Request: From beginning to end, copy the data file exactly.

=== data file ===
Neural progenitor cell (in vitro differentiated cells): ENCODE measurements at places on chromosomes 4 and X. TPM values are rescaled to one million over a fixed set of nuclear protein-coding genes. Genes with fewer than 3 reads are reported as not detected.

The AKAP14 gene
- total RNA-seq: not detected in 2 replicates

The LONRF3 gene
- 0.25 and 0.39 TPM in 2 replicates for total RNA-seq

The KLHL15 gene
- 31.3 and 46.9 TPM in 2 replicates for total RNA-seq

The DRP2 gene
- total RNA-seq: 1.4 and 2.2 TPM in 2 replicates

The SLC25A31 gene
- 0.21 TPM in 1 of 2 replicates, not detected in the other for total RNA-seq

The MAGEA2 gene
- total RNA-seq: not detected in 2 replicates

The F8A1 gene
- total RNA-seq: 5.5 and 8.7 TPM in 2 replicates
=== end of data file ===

Neural progenitor cell (in vitro differentiated cells): ENCODE measurements at places on chromosomes 4 and X. TPM values are rescaled to one million over a fixed set of nuclear protein-coding genes. Genes with fewer than 3 reads are reported as not detected.

The AKAP14 gene
- total RNA-seq: not detected in 2 replicates

The LONRF3 gene
- 0.25 and 0.39 TPM in 2 replicates for total RNA-seq

The KLHL15 gene
- 31.3 and 46.9 TPM in 2 replicates for total RNA-seq

The DRP2 gene
- total RNA-seq: 1.4 and 2.2 TPM in 2 replicates

The SLC25A31 gene
- 0.21 TPM in 1 of 2 replicates, not detected in the other for total RNA-seq

The MAGEA2 gene
- total RNA-seq: not detected in 2 replicates

The F8A1 gene
- total RNA-seq: 5.5 and 8.7 TPM in 2 replicates